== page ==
If you're curious why someone would dislike Orson Scott Card, you need look no further than his wikipedia page, in particular, the section about his views on homosexuality.  Sure, it may not come through too often in his writing, but you can see why people might not want to support such a loathesome creature, even in the smallest way.


    I mean, hey, Fred Phelps might make the greatest RTS in human history, but I still wouldn't buy it.  It could have a self-contained, staggeringly epic story, but that wouldn't be enough.  And I'm sure there'd still be people who'd say "Just because he thinks all dead soldiers go to hell, and he pickets their funerals... well, that's a stupid reason to dislike his game."

    'Course, it's not the same situation here, since Shadow Complex didn't burst fully formed from Card's head, but just being related to him makes it fairly distasteful as far as I'm concerned.

  • FriedConsole
  • Re:Brandone

    Posted: userComment.createdDate by  FriedConsole

    I don't agree with Card's view on homosexuality but it's often hard to be too judgemental on older generations for those views.  His views probably stem more from his generation than his religion.  You would have to dismiss pretty much all art pre-1970 by white Americans becuase most all of them held homophobic and racist beliefs.  It doesn't make their beliefs correct but it would hard to say if I grew up in that generation I wouldn't have the same beliefs.  You could pretend you would be some kind of rebel in 1820 that would be against slavery but you would probably be for slavery and homophobic if your white and hetrosexual.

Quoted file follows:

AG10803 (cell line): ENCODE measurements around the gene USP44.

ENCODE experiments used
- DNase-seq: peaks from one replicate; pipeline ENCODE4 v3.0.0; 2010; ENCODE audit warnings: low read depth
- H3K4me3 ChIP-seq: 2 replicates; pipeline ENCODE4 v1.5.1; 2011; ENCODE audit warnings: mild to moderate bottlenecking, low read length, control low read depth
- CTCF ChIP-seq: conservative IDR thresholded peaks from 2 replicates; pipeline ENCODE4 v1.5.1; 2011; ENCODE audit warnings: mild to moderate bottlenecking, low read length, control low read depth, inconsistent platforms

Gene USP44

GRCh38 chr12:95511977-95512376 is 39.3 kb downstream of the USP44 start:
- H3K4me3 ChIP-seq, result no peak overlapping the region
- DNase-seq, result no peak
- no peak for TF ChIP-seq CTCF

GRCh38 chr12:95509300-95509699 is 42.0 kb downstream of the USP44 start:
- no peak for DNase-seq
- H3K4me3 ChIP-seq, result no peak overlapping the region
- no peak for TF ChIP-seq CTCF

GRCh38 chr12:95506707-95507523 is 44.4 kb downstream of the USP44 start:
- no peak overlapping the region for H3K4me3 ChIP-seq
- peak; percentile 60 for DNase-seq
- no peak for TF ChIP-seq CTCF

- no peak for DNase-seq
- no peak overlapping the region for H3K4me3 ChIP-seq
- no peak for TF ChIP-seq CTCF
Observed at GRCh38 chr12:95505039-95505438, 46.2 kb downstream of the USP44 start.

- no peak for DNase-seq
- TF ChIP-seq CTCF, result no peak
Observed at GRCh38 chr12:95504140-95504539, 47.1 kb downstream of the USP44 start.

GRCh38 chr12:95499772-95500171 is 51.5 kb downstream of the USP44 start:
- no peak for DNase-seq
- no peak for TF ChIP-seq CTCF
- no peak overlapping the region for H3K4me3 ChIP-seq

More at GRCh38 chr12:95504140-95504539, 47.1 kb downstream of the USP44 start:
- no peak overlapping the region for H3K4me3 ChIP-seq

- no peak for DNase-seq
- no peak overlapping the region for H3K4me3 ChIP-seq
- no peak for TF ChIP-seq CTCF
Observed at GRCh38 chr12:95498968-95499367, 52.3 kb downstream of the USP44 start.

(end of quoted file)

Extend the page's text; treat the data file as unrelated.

I am not going to throw out my early Disney movies, Elvis's music, Tom Cruise movies or the U.S. Constituion becuase of their views.  Unless the media holds a view that is distasteful, I am not going to do a background check on every artist involved in the work. As I said before unless the artists did something physically henious, limiting your media to people who have the exact same beliefs would mean you could only watch your own home movies and read your diary. 

  • el_benito
  • British Isometrics

    Posted: userComment.createdDate by  el_benito

    I was a big fan of Solstice back on the NES, not that I ever beat it, of course. I was peripherally aware of the existence of others games of that sort, thanks to the DVD menus for The I.T. Crowd, of all things. It would be neat to see a wrap up on that, but I suppose that's something better left to HG101.

  • Lonecow12
  • Card

    Posted: userComment.createdDate by  Lonecow12